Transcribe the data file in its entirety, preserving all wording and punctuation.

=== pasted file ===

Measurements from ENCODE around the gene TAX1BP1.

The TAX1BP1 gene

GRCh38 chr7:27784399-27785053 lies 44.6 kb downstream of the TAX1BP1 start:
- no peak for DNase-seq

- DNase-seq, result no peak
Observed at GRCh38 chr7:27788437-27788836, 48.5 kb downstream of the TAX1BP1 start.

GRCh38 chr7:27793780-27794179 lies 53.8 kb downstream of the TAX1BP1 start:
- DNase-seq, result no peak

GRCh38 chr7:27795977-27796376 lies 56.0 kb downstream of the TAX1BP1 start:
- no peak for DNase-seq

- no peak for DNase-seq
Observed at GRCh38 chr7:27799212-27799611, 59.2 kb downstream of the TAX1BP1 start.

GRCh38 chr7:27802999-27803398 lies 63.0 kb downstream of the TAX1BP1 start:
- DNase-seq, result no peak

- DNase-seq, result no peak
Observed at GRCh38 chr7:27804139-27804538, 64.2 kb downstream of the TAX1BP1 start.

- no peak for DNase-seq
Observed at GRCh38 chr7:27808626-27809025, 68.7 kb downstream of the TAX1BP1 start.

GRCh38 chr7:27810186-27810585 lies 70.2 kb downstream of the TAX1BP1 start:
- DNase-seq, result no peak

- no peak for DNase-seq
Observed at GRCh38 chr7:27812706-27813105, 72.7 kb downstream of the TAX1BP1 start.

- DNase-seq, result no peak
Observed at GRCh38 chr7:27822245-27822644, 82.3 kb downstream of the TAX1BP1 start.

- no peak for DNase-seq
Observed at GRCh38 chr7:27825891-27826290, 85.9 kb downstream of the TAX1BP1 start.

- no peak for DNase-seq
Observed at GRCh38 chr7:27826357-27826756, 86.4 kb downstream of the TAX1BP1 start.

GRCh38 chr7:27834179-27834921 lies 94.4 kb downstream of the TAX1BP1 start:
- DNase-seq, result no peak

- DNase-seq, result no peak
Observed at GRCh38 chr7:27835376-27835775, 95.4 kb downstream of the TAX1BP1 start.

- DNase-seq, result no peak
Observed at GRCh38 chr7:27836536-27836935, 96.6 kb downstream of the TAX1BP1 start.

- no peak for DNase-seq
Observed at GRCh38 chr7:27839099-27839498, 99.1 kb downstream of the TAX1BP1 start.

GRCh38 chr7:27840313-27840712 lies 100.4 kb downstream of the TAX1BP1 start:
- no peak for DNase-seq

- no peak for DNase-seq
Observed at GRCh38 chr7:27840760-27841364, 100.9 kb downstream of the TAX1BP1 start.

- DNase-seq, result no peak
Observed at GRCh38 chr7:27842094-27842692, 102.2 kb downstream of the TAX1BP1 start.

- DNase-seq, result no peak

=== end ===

Measurements from ENCODE around the gene TAX1BP1.

The TAX1BP1 gene

GRCh38 chr7:27784399-27785053 lies 44.6 kb downstream of the TAX1BP1 start:
- no peak for DNase-seq

- DNase-seq, result no peak
Observed at GRCh38 chr7:27788437-27788836, 48.5 kb downstream of the TAX1BP1 start.

GRCh38 chr7:27793780-27794179 lies 53.8 kb downstream of the TAX1BP1 start:
- DNase-seq, result no peak

GRCh38 chr7:27795977-27796376 lies 56.0 kb downstream of the TAX1BP1 start:
- no peak for DNase-seq

- no peak for DNase-seq
Observed at GRCh38 chr7:27799212-27799611, 59.2 kb downstream of the TAX1BP1 start.

GRCh38 chr7:27802999-27803398 lies 63.0 kb downstream of the TAX1BP1 start:
- DNase-seq, result no peak

- DNase-seq, result no peak
Observed at GRCh38 chr7:27804139-27804538, 64.2 kb downstream of the TAX1BP1 start.

- no peak for DNase-seq
Observed at GRCh38 chr7:27808626-27809025, 68.7 kb downstream of the TAX1BP1 start.

GRCh38 chr7:27810186-27810585 lies 70.2 kb downstream of the TAX1BP1 start:
- DNase-seq, result no peak

- no peak for DNase-seq
Observed at GRCh38 chr7:27812706-27813105, 72.7 kb downstream of the TAX1BP1 start.

- DNase-seq, result no peak
Observed at GRCh38 chr7:27822245-27822644, 82.3 kb downstream of the TAX1BP1 start.

- no peak for DNase-seq
Observed at GRCh38 chr7:27825891-27826290, 85.9 kb downstream of the TAX1BP1 start.

- no peak for DNase-seq
Observed at GRCh38 chr7:27826357-27826756, 86.4 kb downstream of the TAX1BP1 start.

GRCh38 chr7:27834179-27834921 lies 94.4 kb downstream of the TAX1BP1 start:
- DNase-seq, result no peak

- DNase-seq, result no peak
Observed at GRCh38 chr7:27835376-27835775, 95.4 kb downstream of the TAX1BP1 start.

- DNase-seq, result no peak
Observed at GRCh38 chr7:27836536-27836935, 96.6 kb downstream of the TAX1BP1 start.

- no peak for DNase-seq
Observed at GRCh38 chr7:27839099-27839498, 99.1 kb downstream of the TAX1BP1 start.

GRCh38 chr7:27840313-27840712 lies 100.4 kb downstream of the TAX1BP1 start:
- no peak for DNase-seq

- no peak for DNase-seq
Observed at GRCh38 chr7:27840760-27841364, 100.9 kb downstream of the TAX1BP1 start.

- DNase-seq, result no peak
Observed at GRCh38 chr7:27842094-27842692, 102.2 kb downstream of the TAX1BP1 start.

- DNase-seq, result no peak